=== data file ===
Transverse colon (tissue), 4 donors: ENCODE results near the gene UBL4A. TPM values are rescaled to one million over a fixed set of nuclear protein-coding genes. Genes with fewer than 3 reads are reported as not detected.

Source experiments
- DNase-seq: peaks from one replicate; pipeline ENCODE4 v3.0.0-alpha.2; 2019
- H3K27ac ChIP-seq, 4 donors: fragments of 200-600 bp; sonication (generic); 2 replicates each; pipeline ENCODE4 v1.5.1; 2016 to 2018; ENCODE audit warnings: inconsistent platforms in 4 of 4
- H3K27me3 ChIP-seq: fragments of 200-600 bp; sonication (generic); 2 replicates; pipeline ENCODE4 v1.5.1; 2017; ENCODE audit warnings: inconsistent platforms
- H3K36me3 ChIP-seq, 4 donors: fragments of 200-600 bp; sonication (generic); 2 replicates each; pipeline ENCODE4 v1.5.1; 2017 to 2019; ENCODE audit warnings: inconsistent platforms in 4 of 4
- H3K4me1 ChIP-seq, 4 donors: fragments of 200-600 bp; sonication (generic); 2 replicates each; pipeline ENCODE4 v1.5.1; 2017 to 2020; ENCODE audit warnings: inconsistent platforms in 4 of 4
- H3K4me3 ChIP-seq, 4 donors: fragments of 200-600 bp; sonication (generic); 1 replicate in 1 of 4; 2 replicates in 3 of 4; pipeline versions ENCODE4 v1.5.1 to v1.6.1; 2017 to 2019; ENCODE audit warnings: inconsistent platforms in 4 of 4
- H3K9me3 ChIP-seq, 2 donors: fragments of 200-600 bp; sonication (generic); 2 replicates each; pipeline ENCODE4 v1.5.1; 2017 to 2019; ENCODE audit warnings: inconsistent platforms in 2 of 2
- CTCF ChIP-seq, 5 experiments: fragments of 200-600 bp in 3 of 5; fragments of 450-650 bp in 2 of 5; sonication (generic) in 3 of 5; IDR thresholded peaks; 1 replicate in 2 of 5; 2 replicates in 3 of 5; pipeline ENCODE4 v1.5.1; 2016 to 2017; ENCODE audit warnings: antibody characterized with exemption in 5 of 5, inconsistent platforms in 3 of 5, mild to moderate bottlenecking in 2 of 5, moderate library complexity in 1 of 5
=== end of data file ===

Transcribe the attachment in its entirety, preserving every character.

Transverse colon (tissue), 4 donors: ENCODE results near the gene UBL4A. TPM values are rescaled to one million over a fixed set of nuclear protein-coding genes. Genes with fewer than 3 reads are reported as not detected.

Source experiments
- DNase-seq: peaks from one replicate; pipeline ENCODE4 v3.0.0-alpha.2; 2019
- H3K27ac ChIP-seq, 4 donors: fragments of 200-600 bp; sonication (generic); 2 replicates each; pipeline ENCODE4 v1.5.1; 2016 to 2018; ENCODE audit warnings: inconsistent platforms in 4 of 4
- H3K27me3 ChIP-seq: fragments of 200-600 bp; sonication (generic); 2 replicates; pipeline ENCODE4 v1.5.1; 2017; ENCODE audit warnings: inconsistent platforms
- H3K36me3 ChIP-seq, 4 donors: fragments of 200-600 bp; sonication (generic); 2 replicates each; pipeline ENCODE4 v1.5.1; 2017 to 2019; ENCODE audit warnings: inconsistent platforms in 4 of 4
- H3K4me1 ChIP-seq, 4 donors: fragments of 200-600 bp; sonication (generic); 2 replicates each; pipeline ENCODE4 v1.5.1; 2017 to 2020; ENCODE audit warnings: inconsistent platforms in 4 of 4
- H3K4me3 ChIP-seq, 4 donors: fragments of 200-600 bp; sonication (generic); 1 replicate in 1 of 4; 2 replicates in 3 of 4; pipeline versions ENCODE4 v1.5.1 to v1.6.1; 2017 to 2019; ENCODE audit warnings: inconsistent platforms in 4 of 4
- H3K9me3 ChIP-seq, 2 donors: fragments of 200-600 bp; sonication (generic); 2 replicates each; pipeline ENCODE4 v1.5.1; 2017 to 2019; ENCODE audit warnings: inconsistent platforms in 2 of 2
- CTCF ChIP-seq, 5 experiments: fragments of 200-600 bp in 3 of 5; fragments of 450-650 bp in 2 of 5; sonication (generic) in 3 of 5; IDR thresholded peaks; 1 replicate in 2 of 5; 2 replicates in 3 of 5; pipeline ENCODE4 v1.5.1; 2016 to 2017; ENCODE audit warnings: antibody characterized with exemption in 5 of 5, inconsistent platforms in 3 of 5, mild to moderate bottlenecking in 2 of 5, moderate library complexity in 1 of 5